Have you heard of IR35 yet?
Chances are that if you havent, you soon will.
Thats because it comes into effect from April 6 and could have a major impact on all medium or large-sized private sector businesses which employ contractors.
From that date, responsibility for deciding the employment status of those contractors for tax purposes will switch to the employer doing the hiring and away from the contractor themselves.
After three years of wrangling it now looks certain that the UK will leave the EU at the end of this month.
And for businesses of all shapes and sizes, thats going to bring some sizeable changes to the way they employ people, the rights those workers enjoy and the way in which they are enforced.
It wont all happen overnight of course in fact, far from it.
Hot desking how to make it work
The world of work is changing and that means our working habits are changing with it.
Gone are the days when employees religiously clocked on at 9am, sat at the same desk they had always sat at, and then religiously clocked off at 5pm to return home.
The explosion in digital technology, changing lifestyles and the growth of the freelance culture mean that flexible working is now very much an everyday part of our working lives.
And with that has come the rise of hot desking.
If you are a freelancer or contractor working almost exclusively for one company, theres a significant change on its way which could affect you.
New tax regulations called IR35 come into force on April 6 and could change the way you are regarded by the Inland Revenue.
Up until now, self-employed contractors have been responsible for sorting out their own tax and National Insurance payments.
That has brought some benefits as well as the annual headache of completing a tax return and making sure it gets to HMRC in time to avoid any penalties which is why the taxman now wants to ensure everybody is employed on the same basis.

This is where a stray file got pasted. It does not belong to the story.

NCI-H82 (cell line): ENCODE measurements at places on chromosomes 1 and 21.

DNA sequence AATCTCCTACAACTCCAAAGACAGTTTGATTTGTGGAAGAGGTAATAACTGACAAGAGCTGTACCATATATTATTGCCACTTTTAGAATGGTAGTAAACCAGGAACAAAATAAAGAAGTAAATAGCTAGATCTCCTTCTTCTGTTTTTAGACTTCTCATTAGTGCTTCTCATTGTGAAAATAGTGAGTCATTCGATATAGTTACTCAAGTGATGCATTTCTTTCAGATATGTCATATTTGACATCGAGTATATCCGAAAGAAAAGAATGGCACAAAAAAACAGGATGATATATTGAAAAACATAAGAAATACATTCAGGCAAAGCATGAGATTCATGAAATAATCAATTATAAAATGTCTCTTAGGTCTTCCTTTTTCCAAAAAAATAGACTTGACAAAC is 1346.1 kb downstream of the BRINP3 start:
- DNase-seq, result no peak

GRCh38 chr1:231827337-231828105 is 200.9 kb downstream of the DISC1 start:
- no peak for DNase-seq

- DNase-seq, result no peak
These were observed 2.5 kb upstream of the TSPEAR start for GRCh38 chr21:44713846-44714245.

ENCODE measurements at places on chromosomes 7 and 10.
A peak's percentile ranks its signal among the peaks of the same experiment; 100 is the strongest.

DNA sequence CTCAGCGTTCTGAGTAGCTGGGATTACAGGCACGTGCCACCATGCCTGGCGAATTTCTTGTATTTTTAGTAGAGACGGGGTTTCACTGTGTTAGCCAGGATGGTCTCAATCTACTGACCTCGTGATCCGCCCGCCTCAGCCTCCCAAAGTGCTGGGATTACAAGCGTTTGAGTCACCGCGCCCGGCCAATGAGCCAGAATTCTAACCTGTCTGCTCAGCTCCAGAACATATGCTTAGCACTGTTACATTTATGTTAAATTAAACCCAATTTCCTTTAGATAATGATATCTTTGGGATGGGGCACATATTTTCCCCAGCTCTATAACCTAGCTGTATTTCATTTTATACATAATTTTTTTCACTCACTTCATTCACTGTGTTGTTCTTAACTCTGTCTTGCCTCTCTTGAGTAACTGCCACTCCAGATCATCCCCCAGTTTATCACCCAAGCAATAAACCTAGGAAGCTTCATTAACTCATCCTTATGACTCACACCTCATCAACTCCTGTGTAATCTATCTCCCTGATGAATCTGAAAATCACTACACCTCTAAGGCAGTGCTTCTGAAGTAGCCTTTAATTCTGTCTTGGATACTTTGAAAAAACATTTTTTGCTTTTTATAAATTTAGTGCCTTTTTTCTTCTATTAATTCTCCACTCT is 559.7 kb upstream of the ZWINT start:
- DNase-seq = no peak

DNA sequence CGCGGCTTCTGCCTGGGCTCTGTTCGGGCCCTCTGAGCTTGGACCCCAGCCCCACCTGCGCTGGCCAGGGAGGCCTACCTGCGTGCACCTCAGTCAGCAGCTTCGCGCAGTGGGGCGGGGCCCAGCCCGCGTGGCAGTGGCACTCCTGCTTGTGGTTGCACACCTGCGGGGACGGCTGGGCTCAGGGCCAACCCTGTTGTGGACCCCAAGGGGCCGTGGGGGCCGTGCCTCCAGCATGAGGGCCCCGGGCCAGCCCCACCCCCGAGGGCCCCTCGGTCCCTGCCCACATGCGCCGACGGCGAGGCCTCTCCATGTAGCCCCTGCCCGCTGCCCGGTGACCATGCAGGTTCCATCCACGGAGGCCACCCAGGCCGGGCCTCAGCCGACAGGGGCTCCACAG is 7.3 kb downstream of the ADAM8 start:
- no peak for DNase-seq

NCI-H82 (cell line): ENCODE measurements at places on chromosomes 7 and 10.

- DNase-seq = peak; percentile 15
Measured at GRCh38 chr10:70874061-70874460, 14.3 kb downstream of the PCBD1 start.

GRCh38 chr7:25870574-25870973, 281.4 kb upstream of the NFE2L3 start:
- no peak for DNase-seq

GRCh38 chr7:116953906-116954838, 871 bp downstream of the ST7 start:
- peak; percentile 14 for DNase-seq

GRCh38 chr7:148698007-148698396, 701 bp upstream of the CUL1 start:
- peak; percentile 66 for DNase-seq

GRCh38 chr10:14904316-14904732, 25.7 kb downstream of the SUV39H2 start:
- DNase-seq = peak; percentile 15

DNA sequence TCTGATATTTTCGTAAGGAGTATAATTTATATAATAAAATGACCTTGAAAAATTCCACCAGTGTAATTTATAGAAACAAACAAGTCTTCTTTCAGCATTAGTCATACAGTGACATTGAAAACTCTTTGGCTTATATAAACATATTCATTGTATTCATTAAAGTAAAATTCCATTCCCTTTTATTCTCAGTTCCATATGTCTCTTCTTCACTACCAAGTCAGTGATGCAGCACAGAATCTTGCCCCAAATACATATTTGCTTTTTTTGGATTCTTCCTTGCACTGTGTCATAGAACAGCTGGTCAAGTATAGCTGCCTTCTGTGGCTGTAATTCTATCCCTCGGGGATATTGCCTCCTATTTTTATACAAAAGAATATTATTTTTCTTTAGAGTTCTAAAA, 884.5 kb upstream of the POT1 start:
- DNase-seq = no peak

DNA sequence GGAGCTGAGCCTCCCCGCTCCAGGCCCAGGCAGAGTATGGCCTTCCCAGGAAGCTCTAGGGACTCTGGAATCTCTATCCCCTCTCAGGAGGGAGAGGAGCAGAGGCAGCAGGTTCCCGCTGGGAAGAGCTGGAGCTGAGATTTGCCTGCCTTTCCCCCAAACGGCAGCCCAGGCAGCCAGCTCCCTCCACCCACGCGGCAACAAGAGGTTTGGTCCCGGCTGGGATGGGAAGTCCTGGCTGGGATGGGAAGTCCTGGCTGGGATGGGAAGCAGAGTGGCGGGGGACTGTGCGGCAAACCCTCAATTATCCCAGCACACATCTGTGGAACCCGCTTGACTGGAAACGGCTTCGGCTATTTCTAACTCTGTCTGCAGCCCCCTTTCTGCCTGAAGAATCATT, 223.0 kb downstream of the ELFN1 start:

There's been plenty of talk about how Brexit will affect workers rights since Boris Johnsons Conservatives won the December general election.
Some of the debate was intensified after a section on protecting those rights was removed from the governments EU (Withdrawal Agreement) Bill when it went before the Commons in the week before Christmas.
But at the same time, there was a raft of measures outlined in the Queens Speech which should give us a reasonable picture of where employment rights for workers are headed over the next few years.
Personal space the final frontier
You know the feeling.
Youre running late for work and your company has a hot desking policy.
Minute by minute, the mounting dread that youll have nowhere to sit when you get in starts to rise.
It might sound trivial to those of us not employed at a company which uses hot desks, but for those who are its a very real and stressful situation.
In fact, according to research by management consultancy Brickendon earlier this year, a staggering 92 per cent of us have experienced issues with hot desking.